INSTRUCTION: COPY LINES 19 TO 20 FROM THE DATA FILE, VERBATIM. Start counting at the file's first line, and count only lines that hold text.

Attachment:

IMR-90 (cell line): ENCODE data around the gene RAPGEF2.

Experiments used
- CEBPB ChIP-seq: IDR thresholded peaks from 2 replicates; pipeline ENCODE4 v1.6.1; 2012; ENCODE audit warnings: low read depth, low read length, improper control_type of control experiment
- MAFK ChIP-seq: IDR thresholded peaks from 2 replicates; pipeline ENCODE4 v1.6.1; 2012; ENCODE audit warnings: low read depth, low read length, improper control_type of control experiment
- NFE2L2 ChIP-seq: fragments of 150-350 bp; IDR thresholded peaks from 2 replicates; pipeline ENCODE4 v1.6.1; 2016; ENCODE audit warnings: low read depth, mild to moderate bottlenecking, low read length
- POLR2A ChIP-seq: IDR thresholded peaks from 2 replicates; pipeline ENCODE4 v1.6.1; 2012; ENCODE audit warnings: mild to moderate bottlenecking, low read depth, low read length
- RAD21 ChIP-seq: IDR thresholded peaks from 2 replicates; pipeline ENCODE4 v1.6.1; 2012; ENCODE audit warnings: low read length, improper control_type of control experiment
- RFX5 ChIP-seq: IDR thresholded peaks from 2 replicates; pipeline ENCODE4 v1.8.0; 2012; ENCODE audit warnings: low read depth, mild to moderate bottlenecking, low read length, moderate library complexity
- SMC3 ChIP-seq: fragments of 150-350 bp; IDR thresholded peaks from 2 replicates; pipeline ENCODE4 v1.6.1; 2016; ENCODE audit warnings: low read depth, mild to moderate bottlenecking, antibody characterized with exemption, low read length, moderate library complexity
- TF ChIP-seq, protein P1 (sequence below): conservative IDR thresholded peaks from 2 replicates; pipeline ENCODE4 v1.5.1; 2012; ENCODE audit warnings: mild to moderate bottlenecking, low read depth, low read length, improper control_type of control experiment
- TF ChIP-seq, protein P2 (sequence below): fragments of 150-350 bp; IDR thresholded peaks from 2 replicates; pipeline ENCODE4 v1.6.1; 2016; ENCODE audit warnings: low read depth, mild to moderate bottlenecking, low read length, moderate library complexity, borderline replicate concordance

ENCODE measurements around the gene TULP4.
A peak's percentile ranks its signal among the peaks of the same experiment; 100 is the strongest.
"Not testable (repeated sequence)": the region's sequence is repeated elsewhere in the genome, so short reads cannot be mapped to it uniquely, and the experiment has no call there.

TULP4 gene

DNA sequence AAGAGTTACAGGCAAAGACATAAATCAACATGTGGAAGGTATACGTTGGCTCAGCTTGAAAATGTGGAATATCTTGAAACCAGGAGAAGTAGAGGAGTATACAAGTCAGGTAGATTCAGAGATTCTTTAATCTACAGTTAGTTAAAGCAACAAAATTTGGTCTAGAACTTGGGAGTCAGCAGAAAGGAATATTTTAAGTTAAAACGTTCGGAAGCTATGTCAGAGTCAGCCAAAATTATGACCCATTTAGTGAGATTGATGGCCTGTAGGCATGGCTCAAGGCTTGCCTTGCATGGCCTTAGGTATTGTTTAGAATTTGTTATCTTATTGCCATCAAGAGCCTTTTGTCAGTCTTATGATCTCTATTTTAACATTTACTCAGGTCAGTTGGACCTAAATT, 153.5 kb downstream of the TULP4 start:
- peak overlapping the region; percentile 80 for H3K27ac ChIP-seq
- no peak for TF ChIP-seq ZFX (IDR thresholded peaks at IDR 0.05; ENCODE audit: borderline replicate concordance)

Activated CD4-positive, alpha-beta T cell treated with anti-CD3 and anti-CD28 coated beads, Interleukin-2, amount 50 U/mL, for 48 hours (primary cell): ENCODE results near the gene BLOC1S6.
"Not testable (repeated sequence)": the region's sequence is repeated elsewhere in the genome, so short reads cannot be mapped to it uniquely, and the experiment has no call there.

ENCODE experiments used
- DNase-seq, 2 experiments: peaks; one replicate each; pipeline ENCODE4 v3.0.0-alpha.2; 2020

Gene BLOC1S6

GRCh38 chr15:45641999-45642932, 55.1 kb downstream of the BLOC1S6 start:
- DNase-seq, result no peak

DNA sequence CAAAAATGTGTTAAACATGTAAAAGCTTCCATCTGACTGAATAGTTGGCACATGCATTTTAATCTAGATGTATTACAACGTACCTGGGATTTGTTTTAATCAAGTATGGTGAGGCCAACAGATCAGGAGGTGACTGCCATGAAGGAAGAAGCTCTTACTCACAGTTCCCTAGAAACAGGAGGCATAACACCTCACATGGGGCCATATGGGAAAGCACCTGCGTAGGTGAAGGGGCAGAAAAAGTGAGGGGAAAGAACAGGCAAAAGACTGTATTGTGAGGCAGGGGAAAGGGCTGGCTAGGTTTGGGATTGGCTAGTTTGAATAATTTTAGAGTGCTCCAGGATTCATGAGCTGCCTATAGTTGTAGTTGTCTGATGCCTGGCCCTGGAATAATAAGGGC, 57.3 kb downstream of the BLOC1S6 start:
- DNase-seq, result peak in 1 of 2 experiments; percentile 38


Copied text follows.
Activated CD4-positive, alpha-beta T cell treated with anti-CD3 and anti-CD28 coated beads, Interleukin-2, amount 50 U/mL, for 48 hours (primary cell): ENCODE results near the gene BLOC1S6.
"Not testable (repeated sequence)": the region's sequence is repeated elsewhere in the genome, so short reads cannot be mapped to it uniquely, and the experiment has no call there.